At first glance Sara (Elizabeth Hurley) seems like a happily married housewife. But during a trip to New York her rich Texan husband Gordon (Bruce Campbell) serves her with divorce papers. Sara leads process server Joe Tyler (Matthew Perry) on a merry chase all over town until the two eventually strike a deal. See if Sara serves Gordon first the divorce proceedings will take place in New York where their assets will be divided evenly. But if Gordon serves her first the divorce will be settled in Texas a state that tends to leave women with empty pocketbooks. Keeping the case in New York is worth at least a cool $1 million to Sara and she promises to pay Joe that much if he serves Gordon before he serves her. The two hop a plane to Texas to track down Gordon who is on to their scheme and making himself scarce. Sara's heritage--a bizarre mix of a Briton-turned-Texas socialite--is never really explained not to mention hard to buy. She seems too cosmopolitan to be married to a Texas tycoon and too smart not to have realized that her husband was a cheating slime ball.
As process server Joe Tyler Perry is probably the best thing Serving Sara has going for it. His funniest scenes come early in the film when we see the crazy things his character Joe has to do to serve some of his more elusive targets. Perry's blasé delivery enhances the punch line of all the jokes but it's his character's knack for getting beaten up that makes him such a likeable underdog. In the title role Hurley is much harder to relate to. It's hard to sympathize with snooty-to-the-bone Sara when she finds out her husband is filing for divorce. Sporting a "trailer trash" T-shirt and cowboy hat Hurley looks uncomfortable throughout most of the film especially when she is juxtaposed against all things Texas like cows and hay. Cedric "The Entertainer" Kyles has a funny role as Joe's boss throwing occasional fits of rage in a colorful array of tacky suits complete with matching shoes.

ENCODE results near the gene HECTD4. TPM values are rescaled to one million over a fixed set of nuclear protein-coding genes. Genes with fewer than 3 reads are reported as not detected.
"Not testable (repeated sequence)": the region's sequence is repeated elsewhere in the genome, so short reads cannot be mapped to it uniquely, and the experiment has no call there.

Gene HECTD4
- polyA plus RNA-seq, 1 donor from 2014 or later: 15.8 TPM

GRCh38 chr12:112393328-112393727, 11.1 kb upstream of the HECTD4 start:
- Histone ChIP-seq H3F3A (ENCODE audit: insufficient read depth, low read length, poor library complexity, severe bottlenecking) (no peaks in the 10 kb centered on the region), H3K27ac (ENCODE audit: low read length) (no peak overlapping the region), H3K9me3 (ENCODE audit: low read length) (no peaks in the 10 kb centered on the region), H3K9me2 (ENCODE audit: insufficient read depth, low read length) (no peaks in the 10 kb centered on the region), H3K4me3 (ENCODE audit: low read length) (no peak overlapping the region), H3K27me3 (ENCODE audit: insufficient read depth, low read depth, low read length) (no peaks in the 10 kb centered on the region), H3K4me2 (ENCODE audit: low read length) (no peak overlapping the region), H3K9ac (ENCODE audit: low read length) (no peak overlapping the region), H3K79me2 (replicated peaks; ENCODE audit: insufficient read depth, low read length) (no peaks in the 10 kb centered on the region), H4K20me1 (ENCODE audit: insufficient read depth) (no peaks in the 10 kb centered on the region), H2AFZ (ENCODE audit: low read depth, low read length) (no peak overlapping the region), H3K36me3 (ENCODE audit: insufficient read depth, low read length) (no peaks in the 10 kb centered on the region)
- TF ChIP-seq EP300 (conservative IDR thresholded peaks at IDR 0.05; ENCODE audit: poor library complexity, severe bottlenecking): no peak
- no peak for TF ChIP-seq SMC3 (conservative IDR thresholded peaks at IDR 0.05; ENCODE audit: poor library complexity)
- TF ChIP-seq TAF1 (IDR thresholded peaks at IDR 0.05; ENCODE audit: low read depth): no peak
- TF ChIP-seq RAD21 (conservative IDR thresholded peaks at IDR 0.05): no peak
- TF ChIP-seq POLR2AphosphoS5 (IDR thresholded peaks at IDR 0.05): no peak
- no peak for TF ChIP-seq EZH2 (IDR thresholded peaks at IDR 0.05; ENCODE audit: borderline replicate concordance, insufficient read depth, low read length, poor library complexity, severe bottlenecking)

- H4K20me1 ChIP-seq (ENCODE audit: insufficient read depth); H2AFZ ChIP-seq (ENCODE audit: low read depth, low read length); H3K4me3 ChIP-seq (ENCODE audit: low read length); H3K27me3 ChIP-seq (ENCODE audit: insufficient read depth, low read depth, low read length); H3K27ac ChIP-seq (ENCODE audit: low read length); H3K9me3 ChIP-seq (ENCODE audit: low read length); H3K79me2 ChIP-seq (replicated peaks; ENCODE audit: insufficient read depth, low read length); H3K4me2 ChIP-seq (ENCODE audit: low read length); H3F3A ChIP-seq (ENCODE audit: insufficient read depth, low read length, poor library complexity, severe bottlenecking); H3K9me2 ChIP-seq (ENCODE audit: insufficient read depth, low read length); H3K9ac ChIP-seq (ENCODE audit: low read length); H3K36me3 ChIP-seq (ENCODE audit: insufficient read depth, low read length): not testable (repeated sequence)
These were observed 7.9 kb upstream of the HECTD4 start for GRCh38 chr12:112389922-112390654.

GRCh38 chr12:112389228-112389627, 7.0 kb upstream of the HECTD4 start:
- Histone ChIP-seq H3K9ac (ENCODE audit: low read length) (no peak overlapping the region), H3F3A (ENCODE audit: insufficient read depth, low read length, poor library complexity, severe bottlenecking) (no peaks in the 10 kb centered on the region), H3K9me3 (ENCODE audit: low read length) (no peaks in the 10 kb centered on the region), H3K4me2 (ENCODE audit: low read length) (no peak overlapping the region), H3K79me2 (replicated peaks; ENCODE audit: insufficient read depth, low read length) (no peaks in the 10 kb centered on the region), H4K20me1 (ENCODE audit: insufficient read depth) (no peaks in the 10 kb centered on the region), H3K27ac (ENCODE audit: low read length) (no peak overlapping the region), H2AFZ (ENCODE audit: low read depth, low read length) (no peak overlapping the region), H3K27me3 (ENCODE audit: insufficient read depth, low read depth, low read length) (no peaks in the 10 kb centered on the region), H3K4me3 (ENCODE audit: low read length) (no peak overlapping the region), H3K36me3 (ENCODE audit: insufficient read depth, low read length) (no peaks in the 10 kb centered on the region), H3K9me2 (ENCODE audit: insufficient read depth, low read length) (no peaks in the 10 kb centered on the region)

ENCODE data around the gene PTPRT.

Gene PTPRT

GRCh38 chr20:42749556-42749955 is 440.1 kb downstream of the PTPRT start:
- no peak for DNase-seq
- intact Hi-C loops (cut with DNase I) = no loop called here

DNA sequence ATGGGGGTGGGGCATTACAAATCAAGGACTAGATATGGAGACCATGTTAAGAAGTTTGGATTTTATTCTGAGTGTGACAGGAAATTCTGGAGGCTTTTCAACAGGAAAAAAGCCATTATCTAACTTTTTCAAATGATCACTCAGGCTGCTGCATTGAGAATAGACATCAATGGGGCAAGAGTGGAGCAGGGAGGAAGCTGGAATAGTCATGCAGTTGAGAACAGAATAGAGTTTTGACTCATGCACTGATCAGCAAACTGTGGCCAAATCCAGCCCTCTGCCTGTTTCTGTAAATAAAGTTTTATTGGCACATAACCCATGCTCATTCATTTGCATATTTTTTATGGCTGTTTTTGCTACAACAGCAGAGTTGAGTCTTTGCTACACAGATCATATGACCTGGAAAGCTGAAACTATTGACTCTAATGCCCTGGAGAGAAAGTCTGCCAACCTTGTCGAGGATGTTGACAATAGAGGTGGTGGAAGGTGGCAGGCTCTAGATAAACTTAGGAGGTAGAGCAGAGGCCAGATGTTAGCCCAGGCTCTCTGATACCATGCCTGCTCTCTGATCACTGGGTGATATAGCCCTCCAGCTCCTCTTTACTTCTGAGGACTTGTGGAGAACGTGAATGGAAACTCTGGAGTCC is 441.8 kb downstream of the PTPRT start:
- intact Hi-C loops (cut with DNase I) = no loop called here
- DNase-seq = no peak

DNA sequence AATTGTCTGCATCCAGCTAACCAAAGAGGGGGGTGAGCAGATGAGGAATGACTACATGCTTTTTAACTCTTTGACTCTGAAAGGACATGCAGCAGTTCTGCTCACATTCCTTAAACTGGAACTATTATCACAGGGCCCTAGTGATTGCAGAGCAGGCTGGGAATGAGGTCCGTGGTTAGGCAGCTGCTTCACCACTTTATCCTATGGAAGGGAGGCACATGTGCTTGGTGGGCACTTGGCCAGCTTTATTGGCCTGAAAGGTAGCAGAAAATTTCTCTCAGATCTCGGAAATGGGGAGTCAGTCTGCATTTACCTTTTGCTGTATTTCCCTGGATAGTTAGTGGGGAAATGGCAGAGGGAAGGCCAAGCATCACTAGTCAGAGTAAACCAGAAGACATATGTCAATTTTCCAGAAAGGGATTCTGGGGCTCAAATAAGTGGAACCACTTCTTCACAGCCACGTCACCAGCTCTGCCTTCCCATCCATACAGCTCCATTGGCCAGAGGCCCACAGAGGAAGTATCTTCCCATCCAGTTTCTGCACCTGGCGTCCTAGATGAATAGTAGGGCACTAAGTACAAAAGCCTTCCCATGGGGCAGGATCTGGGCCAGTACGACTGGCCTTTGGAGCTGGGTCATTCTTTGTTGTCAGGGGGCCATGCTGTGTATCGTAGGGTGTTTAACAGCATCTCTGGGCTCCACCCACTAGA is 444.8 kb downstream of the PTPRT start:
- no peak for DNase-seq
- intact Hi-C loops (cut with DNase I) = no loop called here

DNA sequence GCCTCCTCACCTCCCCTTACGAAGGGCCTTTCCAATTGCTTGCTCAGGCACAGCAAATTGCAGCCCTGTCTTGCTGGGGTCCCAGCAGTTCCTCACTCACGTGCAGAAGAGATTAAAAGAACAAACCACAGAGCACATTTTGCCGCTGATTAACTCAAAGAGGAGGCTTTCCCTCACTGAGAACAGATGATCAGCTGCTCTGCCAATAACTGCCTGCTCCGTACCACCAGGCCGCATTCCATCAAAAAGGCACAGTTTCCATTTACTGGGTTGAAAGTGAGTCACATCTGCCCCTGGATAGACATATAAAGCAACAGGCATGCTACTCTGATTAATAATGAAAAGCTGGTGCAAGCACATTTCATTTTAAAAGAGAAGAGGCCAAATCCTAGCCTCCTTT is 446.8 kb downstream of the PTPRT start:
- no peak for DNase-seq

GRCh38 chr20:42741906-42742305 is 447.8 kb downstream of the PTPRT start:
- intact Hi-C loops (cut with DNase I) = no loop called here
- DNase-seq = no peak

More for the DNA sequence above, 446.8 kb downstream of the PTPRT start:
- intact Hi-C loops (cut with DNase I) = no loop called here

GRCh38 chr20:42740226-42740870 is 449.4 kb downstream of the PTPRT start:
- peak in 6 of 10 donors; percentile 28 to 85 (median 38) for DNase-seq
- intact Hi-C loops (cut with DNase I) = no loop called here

When director Reginald Hudlin's The Ladies Man flopped it was almost expected. After all very few good films come out of Saturday Night Live skits. Hudlin has no convenient scapegoat for this film unfortunately. Watching the film's citified duo running around in the backcountry dodging cow dung and a snakeskin boot-clad security man becomes unfunny surprisingly fast since everything in Serving Sara seems like a blatant set-up for a lame joke. Is the only purpose of Joe and Sara's undercover visit to her husband's new ranch to have them pose as veterinarians so Perry can stick his arm up a bull's butt? It would seem so. Does Sara tear her pants on a conveyer belt for the sole purpose of getting into that plaid mini? Probably so. Combined with unflattering dull visuals Serving Sara becomes almost painful to watch despite a good effort by Perry to make this gig somewhat entertaining. Kudos however on the film's opening credits with playful letters dancing across the screen to spell out the title.